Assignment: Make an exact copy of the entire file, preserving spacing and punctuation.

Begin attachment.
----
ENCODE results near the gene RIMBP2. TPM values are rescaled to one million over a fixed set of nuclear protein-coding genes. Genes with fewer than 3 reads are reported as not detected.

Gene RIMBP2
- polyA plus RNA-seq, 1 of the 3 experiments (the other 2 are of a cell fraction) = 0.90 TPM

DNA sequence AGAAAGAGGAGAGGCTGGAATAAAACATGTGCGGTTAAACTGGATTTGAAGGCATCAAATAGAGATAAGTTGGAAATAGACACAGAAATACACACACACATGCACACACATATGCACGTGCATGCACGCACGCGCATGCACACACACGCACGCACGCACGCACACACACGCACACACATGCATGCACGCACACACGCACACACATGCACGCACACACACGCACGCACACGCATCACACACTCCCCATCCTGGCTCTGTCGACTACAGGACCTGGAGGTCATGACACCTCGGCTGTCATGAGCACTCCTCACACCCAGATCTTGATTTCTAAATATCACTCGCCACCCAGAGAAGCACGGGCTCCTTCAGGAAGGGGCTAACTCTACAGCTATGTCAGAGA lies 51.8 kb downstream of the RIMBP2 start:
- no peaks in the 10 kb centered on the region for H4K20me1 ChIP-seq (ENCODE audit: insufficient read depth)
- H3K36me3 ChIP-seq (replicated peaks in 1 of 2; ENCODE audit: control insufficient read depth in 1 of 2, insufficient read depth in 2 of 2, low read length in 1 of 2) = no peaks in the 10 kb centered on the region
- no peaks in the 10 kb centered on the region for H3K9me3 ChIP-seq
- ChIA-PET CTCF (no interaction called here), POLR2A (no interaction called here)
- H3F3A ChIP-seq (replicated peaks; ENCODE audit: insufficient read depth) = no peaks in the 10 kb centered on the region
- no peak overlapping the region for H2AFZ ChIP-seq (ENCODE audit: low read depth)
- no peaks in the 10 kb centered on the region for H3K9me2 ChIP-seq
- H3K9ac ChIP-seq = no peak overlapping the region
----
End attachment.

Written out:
ENCODE results near the gene RIMBP2. TPM values are rescaled to one million over a fixed set of nuclear protein-coding genes. Genes with fewer than 3 reads are reported as not detected.

Gene RIMBP2
- polyA plus RNA-seq, 1 of the 3 experiments (the other 2 are of a cell fraction) = 0.90 TPM

DNA sequence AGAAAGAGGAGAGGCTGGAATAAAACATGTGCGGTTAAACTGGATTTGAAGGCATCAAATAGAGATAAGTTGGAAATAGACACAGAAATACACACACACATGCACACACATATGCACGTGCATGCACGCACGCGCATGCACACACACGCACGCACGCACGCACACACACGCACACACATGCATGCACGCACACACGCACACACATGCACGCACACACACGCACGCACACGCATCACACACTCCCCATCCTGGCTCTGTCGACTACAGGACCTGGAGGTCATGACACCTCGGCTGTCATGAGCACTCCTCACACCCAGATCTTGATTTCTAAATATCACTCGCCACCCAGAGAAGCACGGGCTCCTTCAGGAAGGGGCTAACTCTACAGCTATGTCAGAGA lies 51.8 kb downstream of the RIMBP2 start:
- no peaks in the 10 kb centered on the region for H4K20me1 ChIP-seq (ENCODE audit: insufficient read depth)
- H3K36me3 ChIP-seq (replicated peaks in 1 of 2; ENCODE audit: control insufficient read depth in 1 of 2, insufficient read depth in 2 of 2, low read length in 1 of 2) = no peaks in the 10 kb centered on the region
- no peaks in the 10 kb centered on the region for H3K9me3 ChIP-seq
- ChIA-PET CTCF (no interaction called here), POLR2A (no interaction called here)
- H3F3A ChIP-seq (replicated peaks; ENCODE audit: insufficient read depth) = no peaks in the 10 kb centered on the region
- no peak overlapping the region for H2AFZ ChIP-seq (ENCODE audit: low read depth)
- no peaks in the 10 kb centered on the region for H3K9me2 ChIP-seq
- H3K9ac ChIP-seq = no peak overlapping the region